Editor’s note: Jim Clarke is the director of the Quantum Hardware Research group within the Components Research Organization at Intel. This blog was published as Intel announced a new chip designed for quantum computing.
As the marathon to achieve the promise of quantum computing edges forward one step at a time, researchers are making incredible discoveries in the lab.
But moving from lab scale to the real world will require demonstrating quantum practicality – the moment this transformative technology makes the leap from research to commercial viability in applications such as drug development, logistics optimization (e.g., finding the most efficient way from any number of possible travel routes), natural disaster prediction and many more.
At Intel, that’s our ultimate goal.
And while every milestone reached in quantum computing research is cause for celebration, my concern is that the field will not advance the quantum ecosystem enough to enable the leap from the lab to a point where it will change lives.
Researchers have focused extensively on qubit fabrication, building test chips that demonstrate the exponential power of a small number of entangled qubits. This work demonstrates the theory and potential of quantum computing – but not our ability to manufacture a practical system.
In my view, a fundamental component in the quantum stack is being overlooked. There is not enough research being done to advance the control and interconnect system required to effectively operate large-scale quantum systems. Today, every qubit is individually controlled. It is a brute-force approach that will not scale to the many qubits needed to change the world.
And without overcoming this hurdle, we won’t cross the finish line in this race.
Developing a commercially viable quantum system has been Intel’s focus for some time now – and we’re delighted to report that we’ve made significant headway.
Recently, we unveiled a new team member in the quantum computing race. We call it “Horse Ridge” and it’s named after one of the coldest places in Oregon. Developed together with Intel’s research collaborators at QuTech, a partnership between TU Delft and TNO (Netherlands Organization for Applied Scientific Research), it is believed to be the first-of-its-kind scalable cryogenic control chip. Horse Ridge will simplify the interconnects or wiring of multiple qubits that will allow us to elegantly scale up the system.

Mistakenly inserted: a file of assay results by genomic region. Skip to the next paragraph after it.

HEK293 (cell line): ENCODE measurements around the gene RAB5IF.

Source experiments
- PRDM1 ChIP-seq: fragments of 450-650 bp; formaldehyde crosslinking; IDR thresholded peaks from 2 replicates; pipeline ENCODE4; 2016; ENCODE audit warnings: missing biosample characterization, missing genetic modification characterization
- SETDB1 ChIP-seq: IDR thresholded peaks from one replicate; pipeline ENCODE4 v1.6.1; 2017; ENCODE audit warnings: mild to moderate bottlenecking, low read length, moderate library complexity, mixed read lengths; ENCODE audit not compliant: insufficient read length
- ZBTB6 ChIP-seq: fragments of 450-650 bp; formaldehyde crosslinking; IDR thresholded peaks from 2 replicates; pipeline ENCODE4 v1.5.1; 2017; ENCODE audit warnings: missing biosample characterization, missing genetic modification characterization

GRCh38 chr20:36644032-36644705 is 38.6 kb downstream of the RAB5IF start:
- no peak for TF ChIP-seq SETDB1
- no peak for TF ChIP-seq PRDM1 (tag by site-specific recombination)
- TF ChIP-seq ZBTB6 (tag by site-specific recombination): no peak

With a scalable control system in place, we can go from quantum theory to quantum practicality much faster.
Here’s what I mean:
Quantum computing has the potential to tackle problems conventional computers can’t handle by leveraging a phenomena of quantum physics. Quantum bits (or qubits) can exist in multiple states simultaneously. As a result, they are able to conduct a large number of calculations at the same time. Excitingly, this can dramatically speed up complex problem-solving – from years to a matter of minutes. But in order for these qubits to do their jobs, hundreds of connective wires have to be strung into and out of the cryogenic refrigerator where quantum computing occurs (at temperatures colder than deep space).
However, this extensive control cabling for each qubit drastically hinders the ability to control the hundreds or thousands of qubits that will be required to demonstrate quantum practicality in the lab – not to mention the millions of qubits that will be required for a commercially viable quantum solution in the real world.
While developing control systems isn’t, evidently, as hype-worthy as the increase in qubit count has been, it is a necessity. And Horse Ridge could take quantum practicality to the finish line much faster than is currently possible.
We are proud of Horse Ridge, and the possibilities it presents for the future of quantum computing. And while I want to spotlight the importance of controls and interconnects in the quantum system, I do not want to diminish the headline-grabbing work of other research teams. There is terrific discovery happening across the field, including the recent demonstration of quantum supremacy on a 53-qubit chip.
However, after extensive simulations, our own research suggests it will most likely take at least thousands of qubits working reliably together before the first practical problems can be solved via quantum computing. Fifty-three is a great start, but there’s a long road ahead.
If we can effectively solve the challenges of controls and interconnects in quantum systems, quantum practicality will soon appear on the horizon.
The race is on … but we have many more breathtaking miles to run before it’s won.